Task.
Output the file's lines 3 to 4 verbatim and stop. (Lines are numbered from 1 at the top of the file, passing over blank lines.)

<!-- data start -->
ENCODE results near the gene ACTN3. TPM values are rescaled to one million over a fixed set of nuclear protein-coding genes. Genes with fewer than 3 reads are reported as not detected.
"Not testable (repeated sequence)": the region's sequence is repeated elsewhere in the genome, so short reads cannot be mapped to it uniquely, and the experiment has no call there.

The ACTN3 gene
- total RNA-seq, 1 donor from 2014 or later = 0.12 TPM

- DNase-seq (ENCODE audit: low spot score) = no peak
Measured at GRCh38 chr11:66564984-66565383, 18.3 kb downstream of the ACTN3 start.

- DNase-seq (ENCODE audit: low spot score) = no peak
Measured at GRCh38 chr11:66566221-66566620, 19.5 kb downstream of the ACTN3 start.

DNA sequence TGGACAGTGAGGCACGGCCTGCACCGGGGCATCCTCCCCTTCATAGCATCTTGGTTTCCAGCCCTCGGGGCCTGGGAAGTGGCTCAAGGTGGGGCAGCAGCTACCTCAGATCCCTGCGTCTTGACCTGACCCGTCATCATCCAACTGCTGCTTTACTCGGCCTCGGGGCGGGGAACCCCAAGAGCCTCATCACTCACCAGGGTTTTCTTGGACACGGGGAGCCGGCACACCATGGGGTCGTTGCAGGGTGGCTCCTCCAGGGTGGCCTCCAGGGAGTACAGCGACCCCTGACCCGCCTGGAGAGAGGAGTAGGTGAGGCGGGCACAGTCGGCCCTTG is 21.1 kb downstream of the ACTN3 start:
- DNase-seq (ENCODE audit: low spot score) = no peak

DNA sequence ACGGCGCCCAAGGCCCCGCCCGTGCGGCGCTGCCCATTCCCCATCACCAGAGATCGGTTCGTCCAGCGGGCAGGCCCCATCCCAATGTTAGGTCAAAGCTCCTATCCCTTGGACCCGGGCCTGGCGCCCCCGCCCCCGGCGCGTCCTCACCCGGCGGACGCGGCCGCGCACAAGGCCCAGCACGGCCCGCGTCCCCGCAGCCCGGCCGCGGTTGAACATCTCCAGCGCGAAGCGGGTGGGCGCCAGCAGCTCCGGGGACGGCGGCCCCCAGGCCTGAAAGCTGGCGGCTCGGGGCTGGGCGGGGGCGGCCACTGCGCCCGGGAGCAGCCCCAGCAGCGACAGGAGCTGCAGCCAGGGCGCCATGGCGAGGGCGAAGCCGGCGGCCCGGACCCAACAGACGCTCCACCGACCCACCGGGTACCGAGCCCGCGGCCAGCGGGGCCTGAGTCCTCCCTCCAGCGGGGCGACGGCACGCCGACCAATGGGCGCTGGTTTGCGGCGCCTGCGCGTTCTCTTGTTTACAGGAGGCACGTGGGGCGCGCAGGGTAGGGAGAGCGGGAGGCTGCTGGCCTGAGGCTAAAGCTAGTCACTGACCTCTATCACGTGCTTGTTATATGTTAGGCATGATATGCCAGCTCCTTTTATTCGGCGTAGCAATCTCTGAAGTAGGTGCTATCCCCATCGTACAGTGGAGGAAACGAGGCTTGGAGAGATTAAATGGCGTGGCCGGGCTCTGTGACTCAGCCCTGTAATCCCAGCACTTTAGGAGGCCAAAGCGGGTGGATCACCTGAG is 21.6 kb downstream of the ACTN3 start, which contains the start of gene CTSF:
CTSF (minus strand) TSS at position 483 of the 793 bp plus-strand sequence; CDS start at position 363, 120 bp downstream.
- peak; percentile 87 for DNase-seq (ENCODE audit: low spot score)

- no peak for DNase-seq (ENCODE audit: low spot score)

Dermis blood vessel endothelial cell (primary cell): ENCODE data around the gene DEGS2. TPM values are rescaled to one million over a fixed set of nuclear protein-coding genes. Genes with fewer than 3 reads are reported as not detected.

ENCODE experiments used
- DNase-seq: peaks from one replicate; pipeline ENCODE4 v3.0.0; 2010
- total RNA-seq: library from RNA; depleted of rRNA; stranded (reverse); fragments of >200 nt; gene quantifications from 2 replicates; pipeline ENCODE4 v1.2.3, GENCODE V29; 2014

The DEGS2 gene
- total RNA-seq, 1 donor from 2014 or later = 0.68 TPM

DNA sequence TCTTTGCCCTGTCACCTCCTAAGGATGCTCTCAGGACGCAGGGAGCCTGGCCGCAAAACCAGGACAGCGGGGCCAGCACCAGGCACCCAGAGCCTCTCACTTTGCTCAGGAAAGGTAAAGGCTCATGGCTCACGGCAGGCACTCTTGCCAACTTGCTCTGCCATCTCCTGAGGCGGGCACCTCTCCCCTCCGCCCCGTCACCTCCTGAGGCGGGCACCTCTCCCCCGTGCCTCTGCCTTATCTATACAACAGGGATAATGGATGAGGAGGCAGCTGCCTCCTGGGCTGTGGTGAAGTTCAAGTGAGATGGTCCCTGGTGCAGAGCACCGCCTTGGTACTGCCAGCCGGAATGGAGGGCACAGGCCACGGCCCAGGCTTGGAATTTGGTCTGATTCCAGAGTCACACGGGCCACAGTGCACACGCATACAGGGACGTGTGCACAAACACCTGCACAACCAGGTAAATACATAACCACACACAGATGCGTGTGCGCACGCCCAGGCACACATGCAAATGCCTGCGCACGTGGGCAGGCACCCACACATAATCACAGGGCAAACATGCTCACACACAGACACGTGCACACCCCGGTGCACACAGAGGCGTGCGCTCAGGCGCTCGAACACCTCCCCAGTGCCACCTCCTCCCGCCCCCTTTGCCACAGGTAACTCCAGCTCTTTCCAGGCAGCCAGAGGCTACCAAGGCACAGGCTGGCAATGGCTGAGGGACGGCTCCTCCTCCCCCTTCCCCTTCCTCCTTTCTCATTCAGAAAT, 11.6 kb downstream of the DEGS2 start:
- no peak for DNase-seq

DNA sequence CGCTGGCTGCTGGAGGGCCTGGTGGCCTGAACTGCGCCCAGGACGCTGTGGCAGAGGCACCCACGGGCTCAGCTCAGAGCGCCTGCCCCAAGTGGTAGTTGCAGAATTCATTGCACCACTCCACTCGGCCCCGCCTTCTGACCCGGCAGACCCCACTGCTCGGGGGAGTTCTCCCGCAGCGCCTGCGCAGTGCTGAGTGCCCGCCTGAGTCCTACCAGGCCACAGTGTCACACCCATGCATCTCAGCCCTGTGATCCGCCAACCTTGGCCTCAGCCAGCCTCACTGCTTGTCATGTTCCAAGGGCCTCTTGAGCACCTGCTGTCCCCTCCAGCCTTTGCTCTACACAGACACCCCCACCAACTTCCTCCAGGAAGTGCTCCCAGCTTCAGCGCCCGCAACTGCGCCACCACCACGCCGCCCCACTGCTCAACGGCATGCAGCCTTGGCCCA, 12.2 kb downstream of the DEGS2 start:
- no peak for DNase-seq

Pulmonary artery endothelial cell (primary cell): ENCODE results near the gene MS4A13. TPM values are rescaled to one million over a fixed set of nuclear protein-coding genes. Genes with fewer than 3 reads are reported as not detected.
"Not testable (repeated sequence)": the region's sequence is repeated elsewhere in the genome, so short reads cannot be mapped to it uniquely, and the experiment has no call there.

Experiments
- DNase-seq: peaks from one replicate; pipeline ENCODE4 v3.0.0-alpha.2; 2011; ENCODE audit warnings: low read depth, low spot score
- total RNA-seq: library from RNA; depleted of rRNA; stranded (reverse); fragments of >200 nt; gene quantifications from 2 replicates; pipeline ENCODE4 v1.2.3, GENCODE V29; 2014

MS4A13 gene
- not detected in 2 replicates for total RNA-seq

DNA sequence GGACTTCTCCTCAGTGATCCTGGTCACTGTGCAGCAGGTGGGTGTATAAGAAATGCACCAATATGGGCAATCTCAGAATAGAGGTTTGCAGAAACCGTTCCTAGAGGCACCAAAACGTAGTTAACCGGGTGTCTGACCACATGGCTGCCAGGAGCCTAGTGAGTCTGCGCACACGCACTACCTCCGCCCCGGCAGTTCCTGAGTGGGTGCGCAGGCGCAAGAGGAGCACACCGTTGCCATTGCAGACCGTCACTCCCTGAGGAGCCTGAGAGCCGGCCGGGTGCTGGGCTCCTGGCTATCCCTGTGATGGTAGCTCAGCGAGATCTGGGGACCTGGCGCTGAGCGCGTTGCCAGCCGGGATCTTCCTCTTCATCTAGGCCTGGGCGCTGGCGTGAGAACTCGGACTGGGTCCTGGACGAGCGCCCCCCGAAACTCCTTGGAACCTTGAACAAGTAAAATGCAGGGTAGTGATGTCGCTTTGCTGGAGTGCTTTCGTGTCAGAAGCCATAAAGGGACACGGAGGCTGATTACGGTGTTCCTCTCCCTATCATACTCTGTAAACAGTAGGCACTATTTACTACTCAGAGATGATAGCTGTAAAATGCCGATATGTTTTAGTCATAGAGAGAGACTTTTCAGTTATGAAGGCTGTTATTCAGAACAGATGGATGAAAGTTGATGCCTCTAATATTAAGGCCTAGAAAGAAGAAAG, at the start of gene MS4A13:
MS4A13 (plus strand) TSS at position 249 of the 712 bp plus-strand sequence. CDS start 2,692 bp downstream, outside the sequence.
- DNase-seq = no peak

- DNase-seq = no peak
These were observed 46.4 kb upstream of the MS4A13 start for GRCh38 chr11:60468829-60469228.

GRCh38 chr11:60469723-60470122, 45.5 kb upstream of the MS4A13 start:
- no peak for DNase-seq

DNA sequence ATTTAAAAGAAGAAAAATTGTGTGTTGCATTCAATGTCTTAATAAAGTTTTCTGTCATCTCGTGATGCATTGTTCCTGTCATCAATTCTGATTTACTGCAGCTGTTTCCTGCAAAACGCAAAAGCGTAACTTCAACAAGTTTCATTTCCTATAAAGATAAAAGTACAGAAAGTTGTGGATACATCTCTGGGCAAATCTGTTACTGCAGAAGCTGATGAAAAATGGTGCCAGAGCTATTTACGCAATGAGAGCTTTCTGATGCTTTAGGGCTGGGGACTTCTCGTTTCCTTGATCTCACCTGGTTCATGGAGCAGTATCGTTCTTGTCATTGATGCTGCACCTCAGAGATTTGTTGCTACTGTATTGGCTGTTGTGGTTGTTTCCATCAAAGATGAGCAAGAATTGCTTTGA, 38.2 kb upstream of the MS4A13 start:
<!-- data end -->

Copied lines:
The ACTN3 gene
- total RNA-seq, 1 donor from 2014 or later = 0.12 TPM